God sent Samuel to anoint a shepherd boy whom no one suspected of being the next king. Unassuming in stature, David was the polar opposite of Saul. But his courage ran deep, and his heart was tender toward the things of God. When Samuel anointed him, the Holy Spirit came upon the boy and at that moment departed from Saul.
From then on God's favor was on David. The anointing dripped off him and seemed to touch everything he did. Even Saul noticed the unusual peace that rested on David and recruited the lad to play music for him when he was depressed. David's music soothed Saul's soul. The king was so impressed with David that he made him his personal armor-bearer. Not long afterward, David slew the giant Goliath with a sling and a stone.
David was on the rise. God showed him favor on the battlefield again and again; however, his time to lead as king had not yet come. Saul still held that position, and David was faithful to the reigning king. But Saul became insane with jealousy, and his love for David was replaced with a bitter passion to see him dead. Saul also began leading the country in a full-blown rebellion against God and His ways, making covenants with the enemy idol worshippers. The Torah was no longer being followed, and Saul's rule became tyrannical. God's chosen people, Israel, were living in a bondage of their own making—a destructive cycle of sin and oppression.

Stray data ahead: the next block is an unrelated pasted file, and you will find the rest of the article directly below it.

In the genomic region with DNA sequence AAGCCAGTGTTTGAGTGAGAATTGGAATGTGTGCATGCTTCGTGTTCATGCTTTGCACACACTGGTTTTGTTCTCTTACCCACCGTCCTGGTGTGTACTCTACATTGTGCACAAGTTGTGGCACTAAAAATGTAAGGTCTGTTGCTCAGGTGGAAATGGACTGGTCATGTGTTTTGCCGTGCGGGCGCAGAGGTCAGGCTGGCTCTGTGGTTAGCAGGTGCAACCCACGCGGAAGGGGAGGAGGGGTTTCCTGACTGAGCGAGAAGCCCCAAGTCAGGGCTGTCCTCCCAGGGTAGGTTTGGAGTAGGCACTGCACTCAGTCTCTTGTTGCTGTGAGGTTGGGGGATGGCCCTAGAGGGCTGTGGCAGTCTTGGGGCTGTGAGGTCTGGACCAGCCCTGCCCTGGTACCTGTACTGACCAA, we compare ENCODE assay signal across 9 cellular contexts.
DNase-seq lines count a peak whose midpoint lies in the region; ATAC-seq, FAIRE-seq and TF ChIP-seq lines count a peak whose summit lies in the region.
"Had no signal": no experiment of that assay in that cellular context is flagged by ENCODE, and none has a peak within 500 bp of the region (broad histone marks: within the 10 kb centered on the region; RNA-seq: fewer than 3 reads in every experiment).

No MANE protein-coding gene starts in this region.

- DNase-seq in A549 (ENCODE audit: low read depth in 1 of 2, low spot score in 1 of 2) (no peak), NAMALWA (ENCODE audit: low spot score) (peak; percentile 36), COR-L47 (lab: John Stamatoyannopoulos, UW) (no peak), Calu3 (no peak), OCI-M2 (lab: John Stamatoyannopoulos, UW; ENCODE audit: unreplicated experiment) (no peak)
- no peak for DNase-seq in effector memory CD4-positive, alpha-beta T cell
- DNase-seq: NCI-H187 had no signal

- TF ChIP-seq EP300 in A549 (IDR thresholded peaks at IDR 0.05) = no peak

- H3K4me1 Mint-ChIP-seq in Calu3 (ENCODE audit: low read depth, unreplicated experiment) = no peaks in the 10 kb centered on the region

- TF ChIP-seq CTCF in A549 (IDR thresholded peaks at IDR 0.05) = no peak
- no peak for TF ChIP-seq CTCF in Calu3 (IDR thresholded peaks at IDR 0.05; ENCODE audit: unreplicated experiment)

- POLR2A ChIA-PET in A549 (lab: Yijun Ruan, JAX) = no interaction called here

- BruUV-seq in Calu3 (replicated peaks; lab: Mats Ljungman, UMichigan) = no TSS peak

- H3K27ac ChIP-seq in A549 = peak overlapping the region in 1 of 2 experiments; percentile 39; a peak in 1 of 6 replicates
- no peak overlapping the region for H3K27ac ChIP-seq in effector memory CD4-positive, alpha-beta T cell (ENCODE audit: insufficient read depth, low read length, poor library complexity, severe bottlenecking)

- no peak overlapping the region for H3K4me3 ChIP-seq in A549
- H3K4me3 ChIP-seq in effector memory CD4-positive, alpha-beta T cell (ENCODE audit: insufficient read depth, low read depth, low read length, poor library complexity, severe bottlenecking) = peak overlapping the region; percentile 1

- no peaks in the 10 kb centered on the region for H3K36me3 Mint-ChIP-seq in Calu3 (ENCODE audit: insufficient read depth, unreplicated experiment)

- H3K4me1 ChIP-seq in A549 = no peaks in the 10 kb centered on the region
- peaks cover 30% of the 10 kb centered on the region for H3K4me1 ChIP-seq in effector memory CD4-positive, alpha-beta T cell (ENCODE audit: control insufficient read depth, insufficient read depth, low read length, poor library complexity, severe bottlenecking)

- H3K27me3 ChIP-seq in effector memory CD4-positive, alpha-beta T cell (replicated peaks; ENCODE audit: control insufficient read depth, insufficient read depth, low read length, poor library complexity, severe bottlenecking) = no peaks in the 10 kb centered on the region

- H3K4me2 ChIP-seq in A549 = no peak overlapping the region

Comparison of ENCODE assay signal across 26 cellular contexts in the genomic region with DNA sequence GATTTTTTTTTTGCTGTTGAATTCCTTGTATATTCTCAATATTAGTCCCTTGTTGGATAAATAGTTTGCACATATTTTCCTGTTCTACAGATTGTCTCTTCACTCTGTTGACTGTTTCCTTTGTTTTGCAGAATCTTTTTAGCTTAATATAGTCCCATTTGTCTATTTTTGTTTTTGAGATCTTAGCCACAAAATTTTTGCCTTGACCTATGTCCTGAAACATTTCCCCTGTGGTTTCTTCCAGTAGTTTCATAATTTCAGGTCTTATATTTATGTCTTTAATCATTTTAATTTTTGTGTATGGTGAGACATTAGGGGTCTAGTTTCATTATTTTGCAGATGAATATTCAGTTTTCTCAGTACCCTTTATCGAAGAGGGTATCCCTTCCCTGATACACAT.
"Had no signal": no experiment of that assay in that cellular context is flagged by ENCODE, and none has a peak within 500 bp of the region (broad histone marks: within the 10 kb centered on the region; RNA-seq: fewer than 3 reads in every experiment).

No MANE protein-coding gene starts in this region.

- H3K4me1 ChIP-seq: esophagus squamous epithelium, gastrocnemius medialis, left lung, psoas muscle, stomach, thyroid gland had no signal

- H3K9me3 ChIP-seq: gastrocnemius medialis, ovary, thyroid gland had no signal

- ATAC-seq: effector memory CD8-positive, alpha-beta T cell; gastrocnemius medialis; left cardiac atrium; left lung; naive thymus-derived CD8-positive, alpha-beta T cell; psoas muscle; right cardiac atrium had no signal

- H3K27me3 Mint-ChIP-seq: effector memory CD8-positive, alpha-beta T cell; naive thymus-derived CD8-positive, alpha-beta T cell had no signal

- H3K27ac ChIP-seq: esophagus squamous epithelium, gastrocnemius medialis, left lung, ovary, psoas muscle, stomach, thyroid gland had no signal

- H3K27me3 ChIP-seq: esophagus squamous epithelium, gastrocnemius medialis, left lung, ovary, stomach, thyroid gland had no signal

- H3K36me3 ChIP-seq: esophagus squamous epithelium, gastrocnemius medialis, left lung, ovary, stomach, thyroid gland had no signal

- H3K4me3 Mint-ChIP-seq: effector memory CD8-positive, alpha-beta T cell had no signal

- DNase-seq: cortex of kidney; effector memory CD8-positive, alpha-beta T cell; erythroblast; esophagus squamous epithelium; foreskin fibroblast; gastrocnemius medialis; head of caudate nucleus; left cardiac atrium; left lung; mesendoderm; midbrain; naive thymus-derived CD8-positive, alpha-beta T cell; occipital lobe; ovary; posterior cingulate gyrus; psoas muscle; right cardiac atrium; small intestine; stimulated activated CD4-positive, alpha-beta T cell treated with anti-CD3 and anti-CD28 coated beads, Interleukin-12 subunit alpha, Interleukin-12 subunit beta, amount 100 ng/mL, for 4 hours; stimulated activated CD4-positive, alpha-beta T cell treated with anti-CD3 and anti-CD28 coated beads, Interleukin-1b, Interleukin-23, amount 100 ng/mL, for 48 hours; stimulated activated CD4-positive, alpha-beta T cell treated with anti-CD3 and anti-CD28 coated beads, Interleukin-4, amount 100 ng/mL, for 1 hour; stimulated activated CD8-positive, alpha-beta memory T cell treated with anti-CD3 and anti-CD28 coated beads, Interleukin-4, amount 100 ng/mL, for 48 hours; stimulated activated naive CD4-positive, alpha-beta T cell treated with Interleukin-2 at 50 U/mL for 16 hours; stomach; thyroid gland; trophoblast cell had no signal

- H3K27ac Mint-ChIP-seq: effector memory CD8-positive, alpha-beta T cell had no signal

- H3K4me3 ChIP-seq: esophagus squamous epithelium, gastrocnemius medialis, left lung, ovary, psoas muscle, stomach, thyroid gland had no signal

Convinced Saul was going to kill him, David was forced to flee and became a fugitive. Though he knew he was destined to become the king of Israel, David refused to retaliate and kill Saul. Instead he chose to trust, knowing that God would somehow, someway, place him on the throne, fulfilling His promise. But it had to be done God's way, in His timing. In the meantime David would be a remnant renegade for the Lord.
Then something amazing happened. A remnant of men in Israel rose up and banded together with David. They knew God had anointed him to be king. They also knew David possessed a purity of heart toward the things of God, and he longed to see God's ways restored to their homeland. They were renegades too and became fugitives with him.
The Bible says, "All those who were in distress or in debt or discontented gathered around (David), and he became their commander. About four hundred men were with him." Eventually that number would grow to six hundred. Most were ordinary guys. Many were considered outcasts, misfits, or leftovers. That's what the word remnant means. Referring to the people of God, the word means "those who are faithful to [God's] original truth despite apostasy and opposition."